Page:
The ex-president claimed that the legislators allocated to themselves salaries and allowances above the template approved by the Revenue Mobilisation, Allocation and Fiscal Commission, among other accusations.
He further condemned a situation whereby the lawmakers demanded a vehicle each as official cars, even though the vehicles had been monetised. He had insisted that with such act, the legislators were being wasteful and insensitive.
Even though the Senate President, Saraki, had mildly replied Obasanjo that the Eighth Senate was committed to good governance, the elder statesman’s criticisms drew the ire of some legislators, including the Chairman, Senate Committee on Federal Capital Territory, Sen. Dino Melaye.
Melaye had, through a rejoinder, alleged that it was Obasanjo that exposed the lawmakers to corruption during his tenure.
The senator accused the retired general of expressing his anger on the current members of the National Assembly and said Obasanjo should have forgiven members of the Fourth National Assembly, who allegedly refused to impeach Na’Abba, despite an alleged huge financial inducement.
However, a former Secretary of the National Democratic Coalition and Convener of the Coalition of Democrats for Electoral Reforms, Chief Ayo Opadokun, in an interview with SUNDAY PUNCH, had argued that though Obasanjo was not the right person to make such a claim, some of the issues he raised were major matters of national concern.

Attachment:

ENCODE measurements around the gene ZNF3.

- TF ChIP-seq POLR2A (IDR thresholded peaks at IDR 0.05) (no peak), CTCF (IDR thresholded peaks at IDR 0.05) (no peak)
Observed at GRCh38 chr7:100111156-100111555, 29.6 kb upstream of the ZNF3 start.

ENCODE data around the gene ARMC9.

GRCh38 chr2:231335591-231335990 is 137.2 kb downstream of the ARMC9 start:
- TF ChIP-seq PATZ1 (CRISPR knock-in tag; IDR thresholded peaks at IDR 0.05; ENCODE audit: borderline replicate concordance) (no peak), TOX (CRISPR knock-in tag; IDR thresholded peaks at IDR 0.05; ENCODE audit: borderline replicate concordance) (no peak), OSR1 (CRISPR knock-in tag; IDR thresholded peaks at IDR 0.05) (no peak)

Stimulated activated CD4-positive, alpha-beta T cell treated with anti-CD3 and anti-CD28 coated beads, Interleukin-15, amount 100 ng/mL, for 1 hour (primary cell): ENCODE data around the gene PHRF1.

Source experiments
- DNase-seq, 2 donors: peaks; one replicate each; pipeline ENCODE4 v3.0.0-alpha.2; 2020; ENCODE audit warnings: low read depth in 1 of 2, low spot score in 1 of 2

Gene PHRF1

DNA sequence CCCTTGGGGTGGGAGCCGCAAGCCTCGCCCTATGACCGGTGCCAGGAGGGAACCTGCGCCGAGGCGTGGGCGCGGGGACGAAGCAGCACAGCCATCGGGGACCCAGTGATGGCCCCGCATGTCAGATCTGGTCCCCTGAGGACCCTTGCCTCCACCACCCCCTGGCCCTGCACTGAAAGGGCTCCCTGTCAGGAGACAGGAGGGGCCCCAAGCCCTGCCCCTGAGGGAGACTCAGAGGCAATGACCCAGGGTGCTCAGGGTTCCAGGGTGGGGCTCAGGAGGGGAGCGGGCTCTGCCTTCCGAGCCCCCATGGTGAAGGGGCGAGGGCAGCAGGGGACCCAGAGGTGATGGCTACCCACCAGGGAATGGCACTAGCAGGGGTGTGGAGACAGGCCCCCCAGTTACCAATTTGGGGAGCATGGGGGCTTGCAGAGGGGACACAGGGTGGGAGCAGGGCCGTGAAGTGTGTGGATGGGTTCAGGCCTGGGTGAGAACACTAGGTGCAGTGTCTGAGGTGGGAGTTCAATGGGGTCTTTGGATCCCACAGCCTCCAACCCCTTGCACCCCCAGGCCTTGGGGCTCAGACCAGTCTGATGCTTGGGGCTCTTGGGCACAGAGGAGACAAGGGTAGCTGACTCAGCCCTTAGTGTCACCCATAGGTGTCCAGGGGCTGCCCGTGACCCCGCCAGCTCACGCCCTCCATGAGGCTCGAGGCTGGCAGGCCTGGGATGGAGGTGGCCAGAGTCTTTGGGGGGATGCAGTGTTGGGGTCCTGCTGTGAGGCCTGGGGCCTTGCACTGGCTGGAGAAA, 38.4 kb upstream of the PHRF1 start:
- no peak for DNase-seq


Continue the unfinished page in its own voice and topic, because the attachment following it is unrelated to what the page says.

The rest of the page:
“Part of what the Obasanjo-led government did was the monetisation of salary and statutory of office. Obasanjo cannot deny that. There were several instances where money changed hands (between the Presidency and the National Assembly); they even brought some into the open at the Assembly about three times when he was to be impeached,” Opadokun had said.
Sometimes in 2012, Obasanjo had also described the National Assembly and the state Houses of Assembly as institutions filled with “rogues and armed robbers” at an event in Lagos attended by a former Head of State, Gen. Yakubu Gowon, and the Head of the defunct Interim National Government, Chief Ernest Shonekan.
He had said, “Today, rogues, armed robbers are in the state Houses of Assembly and the National Assembly. What sort of laws will they make?”